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Volume 71, Issue 135, Wednesday, April 26, 2006


New leadership merges UH Recycling

Program improvements include better record keeping, 
taking down departmental barriers

The Daily Cougar

This is the third article in a four-part series examining theUH Recycling program. Tomorrow, Part 4 will examine the success of the UH recycling program today.

Oversight of the UH Recycling Program was scattered across three departments until September of 2005 when it was placed under the jurisdiction of Johnnie King in the Building Maintenance Department. 

King, the Supervisor of Solid Waste and Recycling, is doing his best to improve the program by keeping detailed records of the weight of recyclables sold by UH and the income they generate. 

Buyers were entrusted to weigh the materials themselves and report back to the University before King took over. 

"Before I got involved in it ... we didn't know how much we were sending in because we had no way of weighing it," King said. "We had to go by what (the buyers) said. But now, I've changed it ... I have records on how much we send and how much we get back and everything." 

King said UH made $4,873.95 from office mix paper products -- envelopes with windows or labels, fax paper and mail -- from September to December of 2005.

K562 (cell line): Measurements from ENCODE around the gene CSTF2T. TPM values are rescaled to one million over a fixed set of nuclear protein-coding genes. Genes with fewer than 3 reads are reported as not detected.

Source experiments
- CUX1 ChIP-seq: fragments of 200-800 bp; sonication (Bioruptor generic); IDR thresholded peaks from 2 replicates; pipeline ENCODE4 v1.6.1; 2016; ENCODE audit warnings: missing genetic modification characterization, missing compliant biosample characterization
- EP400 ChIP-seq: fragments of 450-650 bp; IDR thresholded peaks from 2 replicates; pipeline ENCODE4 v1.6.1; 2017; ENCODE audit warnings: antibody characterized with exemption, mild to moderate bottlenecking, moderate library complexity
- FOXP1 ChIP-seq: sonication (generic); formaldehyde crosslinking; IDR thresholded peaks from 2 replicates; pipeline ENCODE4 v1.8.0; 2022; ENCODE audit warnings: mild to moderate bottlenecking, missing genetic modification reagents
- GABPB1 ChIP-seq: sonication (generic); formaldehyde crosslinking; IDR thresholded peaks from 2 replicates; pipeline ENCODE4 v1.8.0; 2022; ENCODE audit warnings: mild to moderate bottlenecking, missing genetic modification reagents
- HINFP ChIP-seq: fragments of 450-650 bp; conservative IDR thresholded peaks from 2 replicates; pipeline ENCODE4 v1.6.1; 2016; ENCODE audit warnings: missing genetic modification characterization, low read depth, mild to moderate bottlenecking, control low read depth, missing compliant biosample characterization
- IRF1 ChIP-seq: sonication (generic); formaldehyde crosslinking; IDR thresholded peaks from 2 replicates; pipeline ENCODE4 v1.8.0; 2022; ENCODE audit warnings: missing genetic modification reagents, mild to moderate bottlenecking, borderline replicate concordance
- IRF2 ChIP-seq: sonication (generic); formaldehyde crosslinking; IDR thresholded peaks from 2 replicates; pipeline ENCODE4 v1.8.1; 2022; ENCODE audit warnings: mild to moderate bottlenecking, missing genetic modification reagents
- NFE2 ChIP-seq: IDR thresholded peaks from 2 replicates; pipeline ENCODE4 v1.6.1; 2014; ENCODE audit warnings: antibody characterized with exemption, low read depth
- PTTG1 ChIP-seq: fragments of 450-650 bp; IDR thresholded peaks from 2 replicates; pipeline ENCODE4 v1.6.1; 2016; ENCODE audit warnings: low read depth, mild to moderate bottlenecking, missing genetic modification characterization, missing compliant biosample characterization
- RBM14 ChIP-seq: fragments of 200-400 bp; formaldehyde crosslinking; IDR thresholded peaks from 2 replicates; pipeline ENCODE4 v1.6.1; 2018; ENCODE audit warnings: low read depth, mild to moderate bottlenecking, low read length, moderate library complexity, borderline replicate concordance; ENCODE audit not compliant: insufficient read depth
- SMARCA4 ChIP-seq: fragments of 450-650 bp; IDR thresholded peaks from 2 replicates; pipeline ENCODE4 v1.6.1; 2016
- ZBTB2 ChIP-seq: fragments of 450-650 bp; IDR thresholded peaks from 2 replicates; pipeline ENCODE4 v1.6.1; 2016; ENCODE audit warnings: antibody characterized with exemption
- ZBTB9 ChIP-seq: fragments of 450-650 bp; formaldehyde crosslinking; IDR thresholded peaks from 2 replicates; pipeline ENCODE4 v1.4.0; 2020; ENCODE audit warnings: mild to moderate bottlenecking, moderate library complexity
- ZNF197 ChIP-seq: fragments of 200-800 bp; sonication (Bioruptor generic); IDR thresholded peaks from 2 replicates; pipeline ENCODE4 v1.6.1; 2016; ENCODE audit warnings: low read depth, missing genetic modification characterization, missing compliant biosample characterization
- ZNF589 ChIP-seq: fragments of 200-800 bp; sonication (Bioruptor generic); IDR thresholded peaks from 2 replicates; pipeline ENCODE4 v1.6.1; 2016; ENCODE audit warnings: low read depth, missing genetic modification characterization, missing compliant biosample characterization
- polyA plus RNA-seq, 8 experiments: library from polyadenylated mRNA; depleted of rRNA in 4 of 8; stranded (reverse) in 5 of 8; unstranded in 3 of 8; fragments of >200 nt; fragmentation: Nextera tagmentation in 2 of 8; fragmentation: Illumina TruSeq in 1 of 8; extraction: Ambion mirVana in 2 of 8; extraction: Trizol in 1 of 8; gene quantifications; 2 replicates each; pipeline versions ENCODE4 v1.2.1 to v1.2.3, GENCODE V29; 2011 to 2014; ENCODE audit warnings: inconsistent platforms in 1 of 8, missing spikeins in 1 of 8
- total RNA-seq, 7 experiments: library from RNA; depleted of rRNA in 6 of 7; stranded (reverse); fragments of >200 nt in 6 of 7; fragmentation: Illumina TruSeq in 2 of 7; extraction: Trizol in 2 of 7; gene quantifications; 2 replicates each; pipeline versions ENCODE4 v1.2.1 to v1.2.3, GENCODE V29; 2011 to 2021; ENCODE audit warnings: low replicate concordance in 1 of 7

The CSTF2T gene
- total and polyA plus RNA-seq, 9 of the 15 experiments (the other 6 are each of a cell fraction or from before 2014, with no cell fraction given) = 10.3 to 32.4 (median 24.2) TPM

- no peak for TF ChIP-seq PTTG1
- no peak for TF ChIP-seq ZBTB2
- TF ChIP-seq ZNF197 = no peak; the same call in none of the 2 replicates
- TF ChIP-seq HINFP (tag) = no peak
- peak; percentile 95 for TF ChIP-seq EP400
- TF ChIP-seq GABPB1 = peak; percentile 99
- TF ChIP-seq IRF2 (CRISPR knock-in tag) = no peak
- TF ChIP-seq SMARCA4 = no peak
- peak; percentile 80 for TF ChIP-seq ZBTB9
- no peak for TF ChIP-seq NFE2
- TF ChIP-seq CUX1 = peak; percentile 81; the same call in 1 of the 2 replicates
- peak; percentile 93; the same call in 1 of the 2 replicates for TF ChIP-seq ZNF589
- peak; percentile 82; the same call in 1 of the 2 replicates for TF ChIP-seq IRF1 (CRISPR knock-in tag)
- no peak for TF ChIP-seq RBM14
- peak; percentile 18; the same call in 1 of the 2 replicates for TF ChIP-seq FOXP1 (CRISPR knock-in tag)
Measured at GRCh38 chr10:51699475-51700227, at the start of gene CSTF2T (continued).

At current office mix prices of about $35 a ton, that is about 140 tons of recycled paper or 13 fewer landfill trips -- a direct savings of $2,185 in dumping costs to the University. 

Though UH President Jay Gogue said he supports the program, he said there are no plans underway to create a new Recycling and Conservation Committee. 

"The University is engaged in many activities that are worthwhile. It is difficult to find the resources and volunteers for a committee on each," Gogue said in an e-mail. 

Gogue said the recycling program has become a standard part of University practices and is part of an overall conservation effort, which, last year, expanded to include recycling hazardous chemicals, batteries and waste oil. 

The program also now shares a $308,000 annual budget with waste management, he said. 

Though former Recycling and Conservation Committee Chairman Stephen Barth said the shared budget is a step in the right direction, he would still like to see a committee formed to provide the campus community with information. 

"Today you could promote it easily via e-mail," Barth said. 

He would also like to see a clear recycling policy developed for auxiliary programs, some of which he said generated resistance to earlier recycling efforts. 

"When the program became successful, they began to want to keep their own recyclables and generate the revenue for their own recycling, which, of course, decreased the overall impact that we could have had on the University, collectively," Barth said. 

"We could be a leader in this easily, but we have to break down some of the resistance barriers to departmental and auxiliary territorialism."

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